With a new five-year, $11.2 million grant from the National Cancer Institute (NCI), researchers at Case Western Reserve University and University Hospitals hope to learn what causes—and how to reduce and treat—esophagus cancers, an increasingly common and deadly disease.
Cancer of the esophagus, especially esophageal adenocarcinoma (EAC), is highly lethal, with 80% of patients dying from the disease within five years of diagnosis, according to Kishore Guda, an associate professor at Case Western Reserve University School of Medicine. And patients with Barrett’s esophagus (BE), marked by a change in normal cells lining the esophagus, are at high risk of developing EAC.
Guda is leading the NCI-funded research with Amitabh Chak, a professor at the School of Medicine, physician at University Hospitals Cleveland Medical Center and the Brenda and Marshall B. Brown Master Clinician in Innovation and Discovery. Both are also members of the Case Comprehensive Cancer Center and have been studying this form of cancer for two decades.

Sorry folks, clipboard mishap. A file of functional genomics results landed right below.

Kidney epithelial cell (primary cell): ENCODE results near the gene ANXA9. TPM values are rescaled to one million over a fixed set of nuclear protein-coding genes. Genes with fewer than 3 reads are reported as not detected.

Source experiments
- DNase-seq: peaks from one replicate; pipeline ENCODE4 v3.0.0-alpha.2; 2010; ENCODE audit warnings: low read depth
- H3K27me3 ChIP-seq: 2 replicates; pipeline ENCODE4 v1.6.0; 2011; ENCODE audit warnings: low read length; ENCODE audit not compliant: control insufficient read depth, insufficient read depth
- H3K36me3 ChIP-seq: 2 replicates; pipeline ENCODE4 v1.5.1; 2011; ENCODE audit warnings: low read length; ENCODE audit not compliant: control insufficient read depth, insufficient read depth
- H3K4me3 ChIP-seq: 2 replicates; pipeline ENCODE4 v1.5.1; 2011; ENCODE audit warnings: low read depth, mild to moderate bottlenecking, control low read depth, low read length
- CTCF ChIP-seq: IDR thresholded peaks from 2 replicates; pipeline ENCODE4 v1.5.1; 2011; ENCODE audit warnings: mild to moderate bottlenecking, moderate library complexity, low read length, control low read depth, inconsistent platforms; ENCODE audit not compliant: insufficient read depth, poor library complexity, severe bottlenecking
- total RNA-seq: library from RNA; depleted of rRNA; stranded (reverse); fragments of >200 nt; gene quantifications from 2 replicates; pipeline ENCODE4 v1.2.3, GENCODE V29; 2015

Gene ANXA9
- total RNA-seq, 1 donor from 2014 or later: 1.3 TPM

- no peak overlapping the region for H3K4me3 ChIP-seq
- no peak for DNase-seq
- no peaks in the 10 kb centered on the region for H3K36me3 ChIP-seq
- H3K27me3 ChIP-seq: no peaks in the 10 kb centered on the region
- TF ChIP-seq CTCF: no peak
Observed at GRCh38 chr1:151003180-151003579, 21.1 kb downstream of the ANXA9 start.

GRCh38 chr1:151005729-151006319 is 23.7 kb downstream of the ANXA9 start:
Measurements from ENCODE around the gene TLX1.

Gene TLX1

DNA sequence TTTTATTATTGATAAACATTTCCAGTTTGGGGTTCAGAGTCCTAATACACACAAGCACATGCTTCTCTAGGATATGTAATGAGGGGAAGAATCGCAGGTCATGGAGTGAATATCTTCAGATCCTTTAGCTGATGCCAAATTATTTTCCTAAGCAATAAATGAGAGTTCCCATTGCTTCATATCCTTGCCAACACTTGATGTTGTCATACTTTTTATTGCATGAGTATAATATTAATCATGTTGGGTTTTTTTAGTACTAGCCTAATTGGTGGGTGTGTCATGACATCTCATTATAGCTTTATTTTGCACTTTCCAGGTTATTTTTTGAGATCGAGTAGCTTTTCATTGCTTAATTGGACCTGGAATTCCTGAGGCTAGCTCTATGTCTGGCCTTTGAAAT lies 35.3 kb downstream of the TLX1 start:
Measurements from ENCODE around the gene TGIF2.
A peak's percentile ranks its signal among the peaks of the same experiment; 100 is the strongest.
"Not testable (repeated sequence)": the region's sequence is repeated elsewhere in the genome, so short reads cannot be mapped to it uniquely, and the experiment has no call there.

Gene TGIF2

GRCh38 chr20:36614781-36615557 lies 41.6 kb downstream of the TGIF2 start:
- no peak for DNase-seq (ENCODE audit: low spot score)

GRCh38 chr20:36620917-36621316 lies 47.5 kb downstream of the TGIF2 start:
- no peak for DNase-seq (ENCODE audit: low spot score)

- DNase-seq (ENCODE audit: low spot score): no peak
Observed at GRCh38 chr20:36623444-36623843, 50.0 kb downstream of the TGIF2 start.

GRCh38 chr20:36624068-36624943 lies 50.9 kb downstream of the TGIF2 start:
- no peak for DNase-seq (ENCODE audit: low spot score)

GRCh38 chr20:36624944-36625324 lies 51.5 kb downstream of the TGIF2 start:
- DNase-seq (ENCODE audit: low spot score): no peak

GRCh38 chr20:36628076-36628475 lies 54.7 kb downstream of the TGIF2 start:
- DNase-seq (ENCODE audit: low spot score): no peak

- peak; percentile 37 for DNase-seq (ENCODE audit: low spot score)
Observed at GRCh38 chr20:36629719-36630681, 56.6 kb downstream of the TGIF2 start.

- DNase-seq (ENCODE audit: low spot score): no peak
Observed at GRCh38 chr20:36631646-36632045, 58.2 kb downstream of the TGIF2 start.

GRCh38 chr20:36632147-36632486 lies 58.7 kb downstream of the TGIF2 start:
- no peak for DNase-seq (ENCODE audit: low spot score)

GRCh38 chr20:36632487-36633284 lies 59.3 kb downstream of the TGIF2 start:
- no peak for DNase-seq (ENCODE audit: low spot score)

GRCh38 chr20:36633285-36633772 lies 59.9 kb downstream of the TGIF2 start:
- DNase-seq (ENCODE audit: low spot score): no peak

“This program,” Chak said, “is a culmination of decades of collaborative research between clinical investigators and basic cancer researchers.”
With this new round of funding, they will focus on how these types of cancers originate—specifically, the molecular and genetic factors that trigger why and how Barrett’s esophagus develops and progresses to esophageal cancer.
“The goal,” Guda said, “is to translate our discoveries into effective prevention and treatments for patients, which, in turn will reduce cancer mortalities from this lethal disease.”
Their five-year project will consist of three parts, each based on their previous research:
For more information, contact Bill Lubinger at email@example.com.
This article was originally published Oct. 4, 2023.